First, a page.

On the other hand, none of the relationships in this book were delved into. The story is very readable and I was easily drawn into Jane’s world, but beyond the social obligations and underlying drama of who may be courting who, I felt a lack of connection between Jane and the other characters. Jane feels more like an observer than a participant in this story. She watches as her sister flirts with gentlemen such as Mr. Dunkirk, and the newly returned Captain Livingston. She sees her mother go into yet another fit of hysteria and commiserate with similarly afflicted Mrs. Marchand. She wonders what secrets her friends Beth and Mr. Dunkirk are hiding. She wonders at the surly Mr. Vincent who creates beautiful works of glamour but doesn’t seem to like her very much. Internally she has a lot of thoughts about her glamour and what people around her are doing, but she doesn’t voice them. She doesn’t act until she is forced to by others, and about 75% into the book, I realized that I wasn’t really sure where the story was going. I felt like Shades of Milk and Honey was circling the airport. I wondered aloud “When are you bringing this baby in?”.
It’s not until she is drawn in by an unexpected suitor and by the threat of family ruin that the story really gets anywhere, and this happens far into the story. I did like where it went, but some of the excitement and interaction at the end of the book would have been nice to see in the rest of the story. I also felt like the romance Jane had was trying to replicate a Darcy and Elizabeth romance, with what looks like initial dislike becomes something more, but I must have missed the subtle growth of their relationship, because when the declarations of love happened, I really wasn’t sure why. Jane spends so little time with her eventual paramour, that the romance, while very sweet, didn’t feel backed up by emotional growth.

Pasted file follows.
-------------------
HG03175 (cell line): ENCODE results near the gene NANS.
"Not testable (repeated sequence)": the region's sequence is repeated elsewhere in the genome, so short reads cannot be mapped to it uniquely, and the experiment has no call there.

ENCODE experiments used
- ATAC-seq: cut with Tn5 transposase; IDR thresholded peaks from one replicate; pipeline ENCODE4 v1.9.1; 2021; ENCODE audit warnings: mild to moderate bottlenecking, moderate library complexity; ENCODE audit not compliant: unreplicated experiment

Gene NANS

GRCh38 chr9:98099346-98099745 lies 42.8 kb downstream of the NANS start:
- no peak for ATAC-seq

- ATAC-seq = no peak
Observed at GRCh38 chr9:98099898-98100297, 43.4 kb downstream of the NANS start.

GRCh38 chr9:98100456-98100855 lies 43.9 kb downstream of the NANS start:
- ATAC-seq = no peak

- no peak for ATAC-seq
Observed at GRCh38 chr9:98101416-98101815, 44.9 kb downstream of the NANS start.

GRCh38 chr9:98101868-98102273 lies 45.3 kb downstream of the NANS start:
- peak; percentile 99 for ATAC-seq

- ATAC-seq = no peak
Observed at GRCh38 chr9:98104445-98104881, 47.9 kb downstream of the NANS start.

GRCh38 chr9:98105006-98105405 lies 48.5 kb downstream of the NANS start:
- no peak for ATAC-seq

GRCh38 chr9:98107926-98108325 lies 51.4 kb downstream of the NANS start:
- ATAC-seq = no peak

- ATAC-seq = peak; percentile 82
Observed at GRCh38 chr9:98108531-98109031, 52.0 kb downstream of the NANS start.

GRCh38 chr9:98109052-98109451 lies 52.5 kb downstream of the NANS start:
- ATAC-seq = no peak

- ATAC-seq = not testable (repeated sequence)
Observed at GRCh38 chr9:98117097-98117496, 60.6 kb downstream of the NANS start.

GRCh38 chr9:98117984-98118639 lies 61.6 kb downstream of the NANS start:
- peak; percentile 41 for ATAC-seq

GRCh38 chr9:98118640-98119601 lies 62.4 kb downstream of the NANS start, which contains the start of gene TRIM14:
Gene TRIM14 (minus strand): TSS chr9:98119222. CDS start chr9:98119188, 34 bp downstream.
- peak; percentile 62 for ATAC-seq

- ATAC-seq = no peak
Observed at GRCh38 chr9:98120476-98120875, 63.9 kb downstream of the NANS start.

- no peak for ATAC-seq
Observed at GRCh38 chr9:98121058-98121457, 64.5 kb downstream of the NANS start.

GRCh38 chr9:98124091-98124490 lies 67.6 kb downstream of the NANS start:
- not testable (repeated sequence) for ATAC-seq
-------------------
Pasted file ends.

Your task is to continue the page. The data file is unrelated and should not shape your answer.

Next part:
Overall: Shades of Milk and Honey reminds me of the stories of Jane Austen in that it has characters that spend their time visiting one another and going to parties, and proper manners are expected. It also has a lot of plot points that hark back to the Jane Austen books: sisterly bonds, strawberry picking, men after dowries, and secret engagements. I think that my love for this stuff kept me reading at a happy clip. For this alone, I’d call the book “good”, but beyond the Jane Austen trappings, I wanted more out of the characters and plot (and more out of the concept of glamour), so it didn’t move past being merely entertaining for me.
P.S. Does anyone know the significance of the title of this book? Is it a reference to the biblical phrase ” “a land flowing with milk and honey“? OK, that would make sense…